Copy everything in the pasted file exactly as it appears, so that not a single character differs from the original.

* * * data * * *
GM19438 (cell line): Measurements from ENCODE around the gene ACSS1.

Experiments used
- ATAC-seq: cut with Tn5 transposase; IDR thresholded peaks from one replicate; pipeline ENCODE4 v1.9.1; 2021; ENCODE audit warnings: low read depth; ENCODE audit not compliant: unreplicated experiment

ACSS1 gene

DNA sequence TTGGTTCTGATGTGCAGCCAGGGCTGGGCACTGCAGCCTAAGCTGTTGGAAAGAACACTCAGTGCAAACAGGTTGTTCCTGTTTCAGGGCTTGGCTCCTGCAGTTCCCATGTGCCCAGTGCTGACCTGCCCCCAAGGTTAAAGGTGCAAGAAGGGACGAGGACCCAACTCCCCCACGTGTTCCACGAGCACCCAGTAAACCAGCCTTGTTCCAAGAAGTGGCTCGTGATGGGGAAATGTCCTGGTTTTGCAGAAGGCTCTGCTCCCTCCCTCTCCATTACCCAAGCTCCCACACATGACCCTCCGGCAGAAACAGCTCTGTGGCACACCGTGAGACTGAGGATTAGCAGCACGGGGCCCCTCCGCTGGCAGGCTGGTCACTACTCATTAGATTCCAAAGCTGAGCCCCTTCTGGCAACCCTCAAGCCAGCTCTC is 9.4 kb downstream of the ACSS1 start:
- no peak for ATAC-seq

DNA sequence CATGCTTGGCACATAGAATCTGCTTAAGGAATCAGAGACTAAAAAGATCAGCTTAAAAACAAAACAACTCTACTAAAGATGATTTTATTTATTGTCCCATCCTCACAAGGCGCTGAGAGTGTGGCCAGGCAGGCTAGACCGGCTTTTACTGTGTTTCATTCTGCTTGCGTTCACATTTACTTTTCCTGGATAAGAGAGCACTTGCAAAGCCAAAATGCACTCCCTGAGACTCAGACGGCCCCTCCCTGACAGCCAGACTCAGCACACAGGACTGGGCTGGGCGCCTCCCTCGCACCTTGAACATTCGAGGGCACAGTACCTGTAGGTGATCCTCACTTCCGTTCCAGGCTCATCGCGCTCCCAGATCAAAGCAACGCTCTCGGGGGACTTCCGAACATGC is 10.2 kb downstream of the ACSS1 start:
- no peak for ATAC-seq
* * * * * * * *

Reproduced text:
GM19438 (cell line): Measurements from ENCODE around the gene ACSS1.

Experiments used
- ATAC-seq: cut with Tn5 transposase; IDR thresholded peaks from one replicate; pipeline ENCODE4 v1.9.1; 2021; ENCODE audit warnings: low read depth; ENCODE audit not compliant: unreplicated experiment

ACSS1 gene

DNA sequence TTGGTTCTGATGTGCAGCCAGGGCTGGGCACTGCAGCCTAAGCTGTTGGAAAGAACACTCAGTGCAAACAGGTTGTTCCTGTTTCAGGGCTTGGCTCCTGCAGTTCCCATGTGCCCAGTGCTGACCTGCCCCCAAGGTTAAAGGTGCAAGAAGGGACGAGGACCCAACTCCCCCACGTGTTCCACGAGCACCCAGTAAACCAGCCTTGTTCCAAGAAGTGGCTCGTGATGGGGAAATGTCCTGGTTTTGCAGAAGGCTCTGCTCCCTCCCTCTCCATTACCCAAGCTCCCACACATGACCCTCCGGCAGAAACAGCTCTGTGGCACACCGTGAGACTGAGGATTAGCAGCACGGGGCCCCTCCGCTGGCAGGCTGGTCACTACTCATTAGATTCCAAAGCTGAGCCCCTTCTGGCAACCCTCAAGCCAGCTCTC is 9.4 kb downstream of the ACSS1 start:
- no peak for ATAC-seq

DNA sequence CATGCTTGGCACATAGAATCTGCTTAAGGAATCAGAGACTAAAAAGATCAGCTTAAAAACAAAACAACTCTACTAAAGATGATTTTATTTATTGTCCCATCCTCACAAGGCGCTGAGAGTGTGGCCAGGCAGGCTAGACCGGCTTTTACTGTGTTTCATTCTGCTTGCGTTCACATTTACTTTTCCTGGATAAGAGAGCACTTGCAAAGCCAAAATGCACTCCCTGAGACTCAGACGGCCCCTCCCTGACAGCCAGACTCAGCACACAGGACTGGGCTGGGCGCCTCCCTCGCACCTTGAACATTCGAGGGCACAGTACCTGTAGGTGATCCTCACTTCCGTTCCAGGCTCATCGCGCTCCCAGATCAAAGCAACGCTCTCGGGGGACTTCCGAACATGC is 10.2 kb downstream of the ACSS1 start:
- no peak for ATAC-seq